METAR KGGG 161753Z AUTO 14021G26KT 3/4SM +TSRA BR BKN008 OVC012CB 18/17 A2970 RMK PRESFR

7. Weather. Can be broken down into two different categories: qualifiers and weather phenomenon (+TSRA BR). First, the qualifiers of intensity, proximity, and the descriptor of the weather are given. The intensity may be light (–), moderate ( ), or heavy (+). Proximity only depicts weather phenomena that are in the airport vicinity. The notation “VC” indicates a specific weather phenomenon is in the vicinity of five to ten miles from the airport. Descriptors are used to describe certain types of precipitation and obscurations. Weather phenomena may be reported as being precipitation, obscurations, and other phenomena, such as squalls or funnel clouds. Descriptions of weather phenomena as they begin or end and hailstone size are also listed in the “Remarks” sections of the report. The coding for qualifier and weather phenomena are shown here in this chart. The weather groups are constructed by considering columns 1–5 in this table sequence: intensity, followed by descriptor, followed by weather phenomena. As an example “heavy rain showers” is coded as +SHRA.

METAR KGGG 161753Z AUTO 14021G26KT 3/4SM +TSRA BR BKN008 OVC012CB 18/17 A2970 RMK PRESFR

TP-UAS_3-5

8. Sky condition. Always reported in the sequence of amount, height, and type or indefinite ceiling/height (vertical visibility) (BKN008 OVC012CB, VV003). The heights of the cloud bases are reported with a three-digit number in hundreds of feet AGL. Clouds above 12,000 feet are not detected or reported by an automated station. The types of clouds, specifically towering cumulus (TCU) or cumulonimbus (CB) clouds, are reported with their height. Contractions are used to describe the amount of cloud coverage and obscuring phenomena. The amount of sky coverage is reported in eighths of the sky from horizon to horizon as shown in this table. Less than 1/8 is abbreviated as Sky Clear, Clear, or Few. 1/8 – 2/8 Few. 3/8 – 4/8 Scattered. 5/8 – 7/8 Broken. 8/8 Overcast. For aviation purposes, the ceiling is the lowest broken or overcast layer, or vertical visibility into an obscuration.

METAR KGGG 161753Z AUTO 14021G26KT 3/4SM +TSRA BR BKN008 OVC012CB 18/17 A2970 RMK PRESFR

TP-UAS_3-6

9. Temperature and dew point. The air temperature and dew point are always given in degrees Celsius (C) or (18/17). Temperatures below 0 °C are preceded by the letter “M” to indicate minus. 10.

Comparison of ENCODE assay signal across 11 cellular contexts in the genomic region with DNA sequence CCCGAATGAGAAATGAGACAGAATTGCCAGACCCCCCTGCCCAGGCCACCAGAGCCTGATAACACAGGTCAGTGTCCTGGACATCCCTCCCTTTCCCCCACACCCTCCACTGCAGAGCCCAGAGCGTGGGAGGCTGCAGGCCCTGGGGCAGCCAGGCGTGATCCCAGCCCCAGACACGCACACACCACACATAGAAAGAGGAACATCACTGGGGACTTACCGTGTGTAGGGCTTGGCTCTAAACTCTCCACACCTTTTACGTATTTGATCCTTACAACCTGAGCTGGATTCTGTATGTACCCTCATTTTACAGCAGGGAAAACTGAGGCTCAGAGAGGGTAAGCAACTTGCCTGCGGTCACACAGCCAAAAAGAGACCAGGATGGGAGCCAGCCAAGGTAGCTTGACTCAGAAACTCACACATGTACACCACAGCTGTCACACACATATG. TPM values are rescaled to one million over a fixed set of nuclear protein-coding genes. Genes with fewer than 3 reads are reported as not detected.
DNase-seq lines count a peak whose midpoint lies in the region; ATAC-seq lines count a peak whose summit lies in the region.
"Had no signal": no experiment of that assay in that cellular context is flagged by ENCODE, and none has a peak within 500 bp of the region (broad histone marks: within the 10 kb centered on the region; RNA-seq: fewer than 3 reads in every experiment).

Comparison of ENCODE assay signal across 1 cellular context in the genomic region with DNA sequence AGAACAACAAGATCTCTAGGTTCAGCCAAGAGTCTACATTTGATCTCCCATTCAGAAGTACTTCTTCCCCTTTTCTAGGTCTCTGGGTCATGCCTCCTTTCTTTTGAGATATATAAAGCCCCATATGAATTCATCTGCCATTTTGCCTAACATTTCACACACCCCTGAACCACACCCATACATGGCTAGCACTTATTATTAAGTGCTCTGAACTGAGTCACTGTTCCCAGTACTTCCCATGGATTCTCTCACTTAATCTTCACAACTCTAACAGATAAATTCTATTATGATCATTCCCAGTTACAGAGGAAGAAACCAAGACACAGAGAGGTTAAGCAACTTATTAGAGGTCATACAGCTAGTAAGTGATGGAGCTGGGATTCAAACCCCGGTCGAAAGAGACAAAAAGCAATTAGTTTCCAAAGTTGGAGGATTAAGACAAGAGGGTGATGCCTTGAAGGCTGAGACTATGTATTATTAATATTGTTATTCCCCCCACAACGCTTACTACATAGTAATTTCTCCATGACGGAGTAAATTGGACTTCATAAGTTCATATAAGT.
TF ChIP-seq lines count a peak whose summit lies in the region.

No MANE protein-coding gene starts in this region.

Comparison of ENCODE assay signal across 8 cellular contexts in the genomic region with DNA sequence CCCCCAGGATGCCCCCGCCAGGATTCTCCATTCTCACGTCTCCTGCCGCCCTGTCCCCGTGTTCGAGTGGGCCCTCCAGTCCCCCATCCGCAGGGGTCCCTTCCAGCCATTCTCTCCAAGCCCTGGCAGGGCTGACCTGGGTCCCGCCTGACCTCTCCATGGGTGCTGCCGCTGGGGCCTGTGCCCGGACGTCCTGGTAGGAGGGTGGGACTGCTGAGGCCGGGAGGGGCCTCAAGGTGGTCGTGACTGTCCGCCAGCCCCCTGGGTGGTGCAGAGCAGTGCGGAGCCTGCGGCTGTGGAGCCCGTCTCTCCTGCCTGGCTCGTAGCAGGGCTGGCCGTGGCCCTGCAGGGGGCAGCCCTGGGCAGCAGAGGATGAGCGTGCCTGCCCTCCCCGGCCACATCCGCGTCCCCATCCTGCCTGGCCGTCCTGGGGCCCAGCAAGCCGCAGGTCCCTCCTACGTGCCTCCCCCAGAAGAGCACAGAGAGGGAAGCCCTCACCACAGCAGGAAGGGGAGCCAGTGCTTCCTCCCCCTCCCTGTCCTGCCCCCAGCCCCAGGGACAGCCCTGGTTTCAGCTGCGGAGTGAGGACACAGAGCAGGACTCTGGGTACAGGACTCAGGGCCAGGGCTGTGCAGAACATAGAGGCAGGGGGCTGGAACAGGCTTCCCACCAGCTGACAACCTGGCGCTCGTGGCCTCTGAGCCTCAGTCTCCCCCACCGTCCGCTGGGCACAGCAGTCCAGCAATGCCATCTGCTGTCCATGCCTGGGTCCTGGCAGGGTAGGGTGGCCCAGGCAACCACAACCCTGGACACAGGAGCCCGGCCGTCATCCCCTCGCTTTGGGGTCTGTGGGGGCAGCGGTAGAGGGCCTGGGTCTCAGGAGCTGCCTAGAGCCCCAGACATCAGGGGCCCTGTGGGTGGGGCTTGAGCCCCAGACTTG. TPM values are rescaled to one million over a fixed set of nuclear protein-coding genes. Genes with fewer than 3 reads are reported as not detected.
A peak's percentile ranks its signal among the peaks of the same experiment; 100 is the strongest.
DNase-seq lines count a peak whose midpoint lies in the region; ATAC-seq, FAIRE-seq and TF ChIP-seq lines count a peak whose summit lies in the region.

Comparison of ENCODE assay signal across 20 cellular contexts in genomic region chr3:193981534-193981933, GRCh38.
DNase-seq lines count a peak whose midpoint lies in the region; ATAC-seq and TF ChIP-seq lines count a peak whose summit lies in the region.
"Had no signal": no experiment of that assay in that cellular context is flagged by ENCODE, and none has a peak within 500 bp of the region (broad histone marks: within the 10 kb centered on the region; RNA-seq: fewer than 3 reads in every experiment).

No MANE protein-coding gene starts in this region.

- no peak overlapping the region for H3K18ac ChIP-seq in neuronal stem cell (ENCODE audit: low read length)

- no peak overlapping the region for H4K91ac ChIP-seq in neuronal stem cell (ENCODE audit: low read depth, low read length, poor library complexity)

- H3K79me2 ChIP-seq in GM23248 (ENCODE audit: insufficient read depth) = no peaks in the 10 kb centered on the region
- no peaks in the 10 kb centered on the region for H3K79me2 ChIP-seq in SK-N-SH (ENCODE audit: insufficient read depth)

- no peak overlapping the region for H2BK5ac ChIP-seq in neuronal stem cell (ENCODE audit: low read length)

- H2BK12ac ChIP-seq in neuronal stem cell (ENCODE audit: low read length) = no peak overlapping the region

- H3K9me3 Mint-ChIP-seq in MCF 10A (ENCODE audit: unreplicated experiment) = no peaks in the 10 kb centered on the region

METAR KGGG 161753Z AUTO 14021G26KT 3/4SM +TSRA BR BKN008 OVC012CB 18/17 A2970 RMK PRESFR

10. Altimeter setting. Reported as inches of mercury (“Hg) in a four-digit number group (A2970). It is always preceded by the letter “A.” Rising or falling pressure may also be denoted in the “Remarks” sections as “PRESRR” or “PRESFR,” respectively.

METAR KGGG 161753Z AUTO 14021G26KT 3/4SM +TSRA BR BKN008 OVC012CB 18/17 A2970 RMK PRESFR

11. Remarks—the remarks section always begins with the letters “RMK.” Comments may or may not appear in this section of the METAR. The information contained in this section may include wind data, variable visibility, beginning and ending times of particular phenomenon, pressure information, and various other information deemed necessary. An example of a remark regarding weather phenomenon that does not fit in any other category would be: OCNL LTGICCG. This translates as occasional lightning in the clouds and from cloud to ground. Automated stations also use the remarks section to indicate the equipment needs maintenance.

METAR KGGG 161753Z AUTO 14021G26KT 3/4SM +TSRA BR BKN008 OVC012CB 18/17 A2970 RMK PRESFR

Putting it all together you would read this sample METAR as follows:

Routine METAR for Gregg County Airport for the 16th day of the month at 1753 zulu automated source. Winds are 140 at 21 knots gusting to 26 knots. Visibility is ¾ statute mile. Thunderstorms with heavy rain and mist. Ceiling is broken at 800 feet, overcast at 1,200 feet with cumulonimbus clouds. Temperature 18 °C and dew point 17 °C. Barometric pressure is 29.70″Hg and falling rapidly.

TAF-METAR

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Regulations: Notices to Airmen

Today, we’ll take a look at NOTAM’s with an excerpt from Bob Gardner’s textbook The Complete Private Pilot (PPT-12). For all of the regulations pertaining to aviation, check out our annual FAR/AIM series.

Information that might affect the safety of a flight, such as a runway closure, Temporary Flight Restriction (TFR), NAVAID outage, lighting system change, etc., is available from your flight service station briefer.